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it is impossible to say which was the original.

Dr. Wainwright opened up four 15 foot squares along the South and West sides of the Rath, on the assumption that any buildings would shelter here under the ramparts, protected from the prevailing winds. He found two distinct periods, Roman on top, and Iron age underneath, separated by some 10 inches of fallow earth. In each of the boxes he found post-holes— most of them huge, up to three feet in diameter and three feet deep. These tended to be in rows of three, radiating out from the rampart. This rather suggested that they might form the supports for some sort of gallery, running round the rath (compare Dun Ardtreck and the Scottish Brochs, with their galleries; could there be a possible relationship? It is this intriguing possibility that makes the further excavation so important).

All over this Iron age level there are traces of metal-working, mostly bronze, but with some traces of iron slag. Pieces of the actual crucibles for the bronze-working were found, one of which can probably be reconstructed; it was circular, about six inches in diameter, and six inches deep. It also had a lid, which is an Irish feature—only one other has been found in Wales. There was also some pottery, which Dr. Wainwright says is similar to the pottery he found in the promontory-fort of Coygan which he excavated in 1963-5, and shortly to be published as a monograph by the Cambrian Archaeological Association.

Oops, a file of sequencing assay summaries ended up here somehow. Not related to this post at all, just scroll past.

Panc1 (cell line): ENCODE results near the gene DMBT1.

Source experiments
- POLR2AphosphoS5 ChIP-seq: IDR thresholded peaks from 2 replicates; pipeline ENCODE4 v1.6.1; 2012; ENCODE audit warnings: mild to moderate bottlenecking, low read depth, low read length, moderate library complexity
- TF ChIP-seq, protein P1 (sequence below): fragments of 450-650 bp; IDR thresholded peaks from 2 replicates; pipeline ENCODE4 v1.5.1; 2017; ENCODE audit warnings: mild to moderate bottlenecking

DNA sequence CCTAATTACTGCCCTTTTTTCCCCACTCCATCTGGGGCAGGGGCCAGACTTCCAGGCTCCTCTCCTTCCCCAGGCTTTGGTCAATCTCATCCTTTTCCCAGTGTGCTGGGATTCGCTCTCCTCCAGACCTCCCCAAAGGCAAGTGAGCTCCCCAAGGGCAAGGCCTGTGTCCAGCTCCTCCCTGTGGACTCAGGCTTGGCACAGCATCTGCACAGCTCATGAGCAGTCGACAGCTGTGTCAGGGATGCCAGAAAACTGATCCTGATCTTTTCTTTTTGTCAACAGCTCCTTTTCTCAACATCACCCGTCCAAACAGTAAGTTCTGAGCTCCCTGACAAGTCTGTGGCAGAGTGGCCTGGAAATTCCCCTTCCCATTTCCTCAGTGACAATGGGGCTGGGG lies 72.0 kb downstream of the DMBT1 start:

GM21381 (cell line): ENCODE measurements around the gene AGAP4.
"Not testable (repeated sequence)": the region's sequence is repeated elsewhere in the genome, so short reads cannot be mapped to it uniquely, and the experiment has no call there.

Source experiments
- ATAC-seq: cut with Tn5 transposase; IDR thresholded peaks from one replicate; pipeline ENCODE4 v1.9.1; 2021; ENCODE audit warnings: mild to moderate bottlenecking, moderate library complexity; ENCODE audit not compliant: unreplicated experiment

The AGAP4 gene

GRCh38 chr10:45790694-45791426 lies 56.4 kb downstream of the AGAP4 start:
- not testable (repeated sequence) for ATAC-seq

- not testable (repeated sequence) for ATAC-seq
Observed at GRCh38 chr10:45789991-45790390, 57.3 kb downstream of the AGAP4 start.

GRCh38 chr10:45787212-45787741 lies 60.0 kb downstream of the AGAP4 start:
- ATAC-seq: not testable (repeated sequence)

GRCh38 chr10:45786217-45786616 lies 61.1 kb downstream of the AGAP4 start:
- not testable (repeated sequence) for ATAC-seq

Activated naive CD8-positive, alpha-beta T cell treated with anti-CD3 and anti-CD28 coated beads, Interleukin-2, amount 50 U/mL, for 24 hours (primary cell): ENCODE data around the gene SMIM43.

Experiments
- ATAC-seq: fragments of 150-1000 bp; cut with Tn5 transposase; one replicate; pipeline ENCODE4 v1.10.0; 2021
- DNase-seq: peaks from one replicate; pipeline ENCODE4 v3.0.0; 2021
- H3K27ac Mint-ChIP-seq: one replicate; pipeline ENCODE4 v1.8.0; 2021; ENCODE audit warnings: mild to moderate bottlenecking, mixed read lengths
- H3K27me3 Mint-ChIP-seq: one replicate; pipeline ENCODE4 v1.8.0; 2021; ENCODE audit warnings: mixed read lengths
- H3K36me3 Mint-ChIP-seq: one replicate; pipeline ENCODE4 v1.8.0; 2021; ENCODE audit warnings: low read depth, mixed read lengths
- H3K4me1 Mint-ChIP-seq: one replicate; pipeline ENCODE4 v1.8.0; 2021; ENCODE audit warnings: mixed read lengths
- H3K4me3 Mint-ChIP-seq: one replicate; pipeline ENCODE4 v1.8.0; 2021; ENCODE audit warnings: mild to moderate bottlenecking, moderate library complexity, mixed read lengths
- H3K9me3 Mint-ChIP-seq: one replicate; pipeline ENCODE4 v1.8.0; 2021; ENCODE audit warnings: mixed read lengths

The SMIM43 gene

This Iron age occupation was followed by a considerable period of desertion—long enough to allow

Top : Dr . Wainrigh t surveys some o f th e post-holes

Below: This shows th e height o f th e surviving bank round th e Rath

Note the gentle slope of the hill, the typical situation of the Pembroke Raths

10 inches of soil to accumulate. When it was re-occupied during the Roman period all traces of the previous structures must have perished, for some traces of stone walls were found, in some places overlying the post-holes. These stone walls will be traced in future excavations. The bulk of the pottery was of the late third and fourth centuries, though some might have been late second. There were also one or two sherds which Dr. Wainwright intends submitting to Leslie Alcock to see if they are of his sub-Roman types; subRoman occupation must, therefore, remain for the time being one of the many problems to be solved in future years.

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